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Islington Giving gave out £1million to borough's charities last year

PUBLISHED: 11:45 08 January 2018 | UPDATED: 11:46 08 January 2018

Arts charity All Change has received funding from Islington Giving. Here it took people on a tour of The Emirates as part of its Inside Islington Tour. Picture: Leticia Valverdes

Arts charity All Change has received funding from Islington Giving. Here it took people on a tour of The Emirates as part of its Inside Islington Tour. Picture: Leticia Valverdes

Archant

An Islington charity handed out more than £1million to organisations in the borough last year, bringing its total since forming in 2010 to £6m.

The biggest sum given by Islington Giving went to the Big Alliance, who received £375,000 for their work in strengthening links between businesses, schools and community groups.

Using money raised by the Cripplegate Foundation, donations and fundraising, the charity provides grants to organisations in the borough that work to reduce poverty, help deprived young people, or connect isolated people to the rest of the community.

Beginning as a temporary campaign with the goal of raising £3m in three years, the charity smashed their target and realised it would be foolish to stop there.

“It came off the back of a piece of work conducted by the Cripplegate Foundation in 2008 called Invisible Islington,” said Sam Stensland, who joined the charity in 2016.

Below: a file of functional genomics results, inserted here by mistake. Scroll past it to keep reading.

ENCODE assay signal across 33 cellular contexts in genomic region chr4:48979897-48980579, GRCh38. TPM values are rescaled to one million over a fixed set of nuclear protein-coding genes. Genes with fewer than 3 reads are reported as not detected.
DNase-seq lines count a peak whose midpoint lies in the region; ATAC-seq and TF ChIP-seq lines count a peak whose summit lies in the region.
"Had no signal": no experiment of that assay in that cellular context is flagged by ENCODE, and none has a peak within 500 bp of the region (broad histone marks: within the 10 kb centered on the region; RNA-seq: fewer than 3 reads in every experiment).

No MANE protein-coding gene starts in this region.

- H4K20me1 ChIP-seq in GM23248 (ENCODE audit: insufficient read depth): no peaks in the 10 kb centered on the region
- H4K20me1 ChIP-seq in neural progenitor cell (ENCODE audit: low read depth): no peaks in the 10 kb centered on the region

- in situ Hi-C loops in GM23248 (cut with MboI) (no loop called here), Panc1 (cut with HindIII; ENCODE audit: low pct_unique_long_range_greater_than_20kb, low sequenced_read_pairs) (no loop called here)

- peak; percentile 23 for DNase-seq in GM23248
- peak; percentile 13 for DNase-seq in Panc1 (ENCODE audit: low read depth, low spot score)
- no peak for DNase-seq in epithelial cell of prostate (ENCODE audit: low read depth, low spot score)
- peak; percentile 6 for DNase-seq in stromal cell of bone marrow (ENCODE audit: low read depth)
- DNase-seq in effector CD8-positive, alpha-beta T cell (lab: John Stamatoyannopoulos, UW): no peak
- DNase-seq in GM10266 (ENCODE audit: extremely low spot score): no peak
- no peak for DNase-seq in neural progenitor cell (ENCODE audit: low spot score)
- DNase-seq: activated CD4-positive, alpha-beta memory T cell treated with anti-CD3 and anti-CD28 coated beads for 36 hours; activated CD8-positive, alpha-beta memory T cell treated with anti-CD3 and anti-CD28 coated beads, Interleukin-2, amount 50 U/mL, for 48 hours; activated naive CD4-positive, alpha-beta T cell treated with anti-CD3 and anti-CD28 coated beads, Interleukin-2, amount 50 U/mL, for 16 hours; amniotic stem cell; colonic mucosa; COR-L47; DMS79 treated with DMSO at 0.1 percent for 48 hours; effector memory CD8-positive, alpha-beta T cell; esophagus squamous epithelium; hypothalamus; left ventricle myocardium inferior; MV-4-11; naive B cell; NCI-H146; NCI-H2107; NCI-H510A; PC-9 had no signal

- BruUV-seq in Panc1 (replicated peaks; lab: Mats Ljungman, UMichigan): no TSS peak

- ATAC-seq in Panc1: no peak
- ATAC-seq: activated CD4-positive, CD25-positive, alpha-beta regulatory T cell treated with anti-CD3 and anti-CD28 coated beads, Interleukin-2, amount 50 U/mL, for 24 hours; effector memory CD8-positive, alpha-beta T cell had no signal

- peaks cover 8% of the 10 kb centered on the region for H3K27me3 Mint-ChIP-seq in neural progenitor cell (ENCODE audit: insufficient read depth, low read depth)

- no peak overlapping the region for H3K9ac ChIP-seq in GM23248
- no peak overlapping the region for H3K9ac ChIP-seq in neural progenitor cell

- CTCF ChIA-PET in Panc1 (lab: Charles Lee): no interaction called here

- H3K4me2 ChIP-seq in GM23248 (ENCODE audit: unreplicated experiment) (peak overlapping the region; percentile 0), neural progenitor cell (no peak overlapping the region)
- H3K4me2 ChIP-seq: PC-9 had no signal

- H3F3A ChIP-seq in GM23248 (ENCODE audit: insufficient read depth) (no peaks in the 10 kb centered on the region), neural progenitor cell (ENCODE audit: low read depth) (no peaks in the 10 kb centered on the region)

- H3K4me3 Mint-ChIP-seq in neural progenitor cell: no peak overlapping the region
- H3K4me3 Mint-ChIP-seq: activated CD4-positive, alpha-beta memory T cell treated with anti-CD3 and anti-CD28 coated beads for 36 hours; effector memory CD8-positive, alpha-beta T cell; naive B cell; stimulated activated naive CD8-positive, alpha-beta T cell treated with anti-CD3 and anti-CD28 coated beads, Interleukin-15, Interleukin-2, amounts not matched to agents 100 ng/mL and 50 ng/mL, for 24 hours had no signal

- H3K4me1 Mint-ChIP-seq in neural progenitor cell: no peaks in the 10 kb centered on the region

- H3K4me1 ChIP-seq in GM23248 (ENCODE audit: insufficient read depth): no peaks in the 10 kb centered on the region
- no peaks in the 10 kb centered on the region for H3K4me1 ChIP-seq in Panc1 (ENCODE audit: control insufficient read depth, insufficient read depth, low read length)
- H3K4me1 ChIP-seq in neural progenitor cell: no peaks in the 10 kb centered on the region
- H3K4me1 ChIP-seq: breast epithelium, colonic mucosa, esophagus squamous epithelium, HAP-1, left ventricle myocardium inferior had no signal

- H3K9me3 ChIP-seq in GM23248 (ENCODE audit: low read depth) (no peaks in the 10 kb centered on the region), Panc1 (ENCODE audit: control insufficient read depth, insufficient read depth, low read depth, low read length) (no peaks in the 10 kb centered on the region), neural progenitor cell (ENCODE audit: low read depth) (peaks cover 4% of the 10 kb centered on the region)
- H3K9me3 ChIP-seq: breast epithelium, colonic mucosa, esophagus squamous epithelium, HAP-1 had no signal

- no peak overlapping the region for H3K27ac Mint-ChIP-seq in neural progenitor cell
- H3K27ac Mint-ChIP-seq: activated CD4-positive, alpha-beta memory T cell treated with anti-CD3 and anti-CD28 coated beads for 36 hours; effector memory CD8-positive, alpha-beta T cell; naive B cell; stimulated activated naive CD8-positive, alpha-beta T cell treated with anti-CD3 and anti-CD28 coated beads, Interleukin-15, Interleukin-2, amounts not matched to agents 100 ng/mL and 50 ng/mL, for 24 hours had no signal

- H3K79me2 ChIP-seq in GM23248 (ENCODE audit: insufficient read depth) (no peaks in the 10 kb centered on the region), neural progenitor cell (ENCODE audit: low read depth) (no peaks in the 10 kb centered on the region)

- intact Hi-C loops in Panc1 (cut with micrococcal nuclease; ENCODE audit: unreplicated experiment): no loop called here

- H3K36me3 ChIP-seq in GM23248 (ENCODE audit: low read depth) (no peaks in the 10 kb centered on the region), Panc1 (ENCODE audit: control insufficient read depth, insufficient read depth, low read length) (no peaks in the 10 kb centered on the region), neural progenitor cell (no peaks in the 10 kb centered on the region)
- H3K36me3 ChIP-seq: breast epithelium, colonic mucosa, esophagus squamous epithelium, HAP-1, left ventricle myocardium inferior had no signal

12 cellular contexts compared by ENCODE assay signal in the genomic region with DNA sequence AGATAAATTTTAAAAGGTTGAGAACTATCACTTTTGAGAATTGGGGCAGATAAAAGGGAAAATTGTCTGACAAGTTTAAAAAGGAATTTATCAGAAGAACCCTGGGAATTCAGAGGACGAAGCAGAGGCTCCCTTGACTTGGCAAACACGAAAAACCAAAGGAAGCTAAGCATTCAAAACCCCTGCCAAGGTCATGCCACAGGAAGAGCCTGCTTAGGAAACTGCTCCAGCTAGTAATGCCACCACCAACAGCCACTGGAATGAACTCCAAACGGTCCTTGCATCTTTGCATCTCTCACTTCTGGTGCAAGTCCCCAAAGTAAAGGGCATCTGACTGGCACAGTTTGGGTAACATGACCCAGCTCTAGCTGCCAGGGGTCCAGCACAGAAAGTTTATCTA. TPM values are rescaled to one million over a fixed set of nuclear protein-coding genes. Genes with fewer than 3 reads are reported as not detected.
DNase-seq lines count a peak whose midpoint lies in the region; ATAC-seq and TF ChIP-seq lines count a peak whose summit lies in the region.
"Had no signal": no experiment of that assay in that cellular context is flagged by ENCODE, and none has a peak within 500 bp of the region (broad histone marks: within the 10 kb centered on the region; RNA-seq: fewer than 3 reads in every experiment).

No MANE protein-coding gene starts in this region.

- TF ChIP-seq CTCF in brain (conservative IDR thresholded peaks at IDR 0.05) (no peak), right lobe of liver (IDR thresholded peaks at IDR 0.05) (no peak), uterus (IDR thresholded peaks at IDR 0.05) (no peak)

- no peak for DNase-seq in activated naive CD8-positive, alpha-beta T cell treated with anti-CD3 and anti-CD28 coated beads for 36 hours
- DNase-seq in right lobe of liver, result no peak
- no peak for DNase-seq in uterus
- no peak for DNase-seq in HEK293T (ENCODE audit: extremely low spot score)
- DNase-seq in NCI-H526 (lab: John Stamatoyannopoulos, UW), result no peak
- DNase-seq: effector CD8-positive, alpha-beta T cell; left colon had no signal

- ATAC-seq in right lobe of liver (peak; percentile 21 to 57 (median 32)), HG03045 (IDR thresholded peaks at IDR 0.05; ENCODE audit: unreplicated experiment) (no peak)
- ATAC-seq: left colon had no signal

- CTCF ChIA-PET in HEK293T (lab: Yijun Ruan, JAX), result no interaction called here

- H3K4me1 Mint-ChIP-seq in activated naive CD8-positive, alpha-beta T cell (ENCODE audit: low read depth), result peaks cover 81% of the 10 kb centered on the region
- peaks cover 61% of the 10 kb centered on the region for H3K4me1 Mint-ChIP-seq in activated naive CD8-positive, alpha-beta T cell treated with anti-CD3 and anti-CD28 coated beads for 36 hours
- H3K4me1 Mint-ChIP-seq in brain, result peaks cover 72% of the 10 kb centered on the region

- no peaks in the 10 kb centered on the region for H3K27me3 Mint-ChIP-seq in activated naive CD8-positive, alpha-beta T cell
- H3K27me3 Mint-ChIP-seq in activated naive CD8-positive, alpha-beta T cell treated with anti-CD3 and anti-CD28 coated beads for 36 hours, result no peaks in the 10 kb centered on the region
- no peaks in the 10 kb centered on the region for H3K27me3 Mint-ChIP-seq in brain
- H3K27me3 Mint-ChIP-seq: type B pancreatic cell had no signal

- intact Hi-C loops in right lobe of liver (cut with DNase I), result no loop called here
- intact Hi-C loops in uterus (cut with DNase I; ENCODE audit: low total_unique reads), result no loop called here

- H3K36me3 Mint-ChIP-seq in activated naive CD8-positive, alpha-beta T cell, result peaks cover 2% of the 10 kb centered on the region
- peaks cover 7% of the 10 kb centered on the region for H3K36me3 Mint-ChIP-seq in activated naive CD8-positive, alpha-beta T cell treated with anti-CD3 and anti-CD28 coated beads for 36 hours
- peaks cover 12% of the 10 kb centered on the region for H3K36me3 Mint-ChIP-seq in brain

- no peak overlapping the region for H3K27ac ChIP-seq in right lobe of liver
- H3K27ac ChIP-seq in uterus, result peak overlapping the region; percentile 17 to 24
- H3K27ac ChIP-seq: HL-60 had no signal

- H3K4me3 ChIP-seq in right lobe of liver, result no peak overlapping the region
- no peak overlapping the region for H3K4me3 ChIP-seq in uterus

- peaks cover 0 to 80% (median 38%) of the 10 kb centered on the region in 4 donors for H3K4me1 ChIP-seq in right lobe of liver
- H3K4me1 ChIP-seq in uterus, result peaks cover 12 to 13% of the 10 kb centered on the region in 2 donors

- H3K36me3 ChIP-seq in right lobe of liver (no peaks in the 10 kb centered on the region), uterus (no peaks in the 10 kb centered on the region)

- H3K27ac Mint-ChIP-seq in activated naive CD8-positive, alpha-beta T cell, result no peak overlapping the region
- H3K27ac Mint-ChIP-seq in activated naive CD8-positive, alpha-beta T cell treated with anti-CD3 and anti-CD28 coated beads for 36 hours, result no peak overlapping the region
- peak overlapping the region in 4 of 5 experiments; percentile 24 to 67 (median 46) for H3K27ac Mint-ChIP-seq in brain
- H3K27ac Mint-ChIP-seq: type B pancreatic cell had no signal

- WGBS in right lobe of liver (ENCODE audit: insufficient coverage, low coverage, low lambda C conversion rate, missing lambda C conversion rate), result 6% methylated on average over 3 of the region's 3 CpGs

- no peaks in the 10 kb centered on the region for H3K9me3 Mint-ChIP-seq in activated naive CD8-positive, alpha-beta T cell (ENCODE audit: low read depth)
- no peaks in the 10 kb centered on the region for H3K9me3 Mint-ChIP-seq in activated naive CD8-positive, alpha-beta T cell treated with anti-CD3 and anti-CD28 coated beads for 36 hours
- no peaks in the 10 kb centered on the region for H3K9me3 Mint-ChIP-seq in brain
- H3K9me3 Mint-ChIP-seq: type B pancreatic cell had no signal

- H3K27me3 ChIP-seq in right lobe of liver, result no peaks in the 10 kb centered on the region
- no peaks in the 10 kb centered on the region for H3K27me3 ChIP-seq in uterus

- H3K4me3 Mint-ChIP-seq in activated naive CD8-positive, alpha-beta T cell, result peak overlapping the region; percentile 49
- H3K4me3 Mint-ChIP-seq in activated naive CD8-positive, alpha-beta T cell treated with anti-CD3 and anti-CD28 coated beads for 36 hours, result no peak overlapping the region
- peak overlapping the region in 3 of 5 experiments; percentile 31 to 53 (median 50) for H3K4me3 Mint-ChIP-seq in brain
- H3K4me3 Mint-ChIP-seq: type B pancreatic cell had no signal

“It outlined the huge differences in equality and poverty across the borough – like children who were going to school without lunches, for example.”

The charity uses an independent grants commission to choose which organisations they think will have the greatest impact on the area.

“We want to reach a lot of people, but it’s not just about numbers,” Sam said. “We try to give strategically, to organisations which think about the longer term benefits on the community.”

More than 60 organisations have received donations, with the focus turning to families for 2018.

“In our public consultation, ‘a life not a service’, we went out to the community and asked what they’d like to see,” Sam said.

“Families wanted to have more normal experiences.

“If they’d had difficulties with money, they wanted to be able to go to classes or have opportunities to go to activities in the area. It’s about flexibility and access.”

The official list of recipients for the first batch of this year’s funding is yet to be drawn up.

But organisations which offer support for parents and disadvantaged families are the priority, the charity has said.

To find out more about Islington Giving, visit the website islingtongiving.org.uk.

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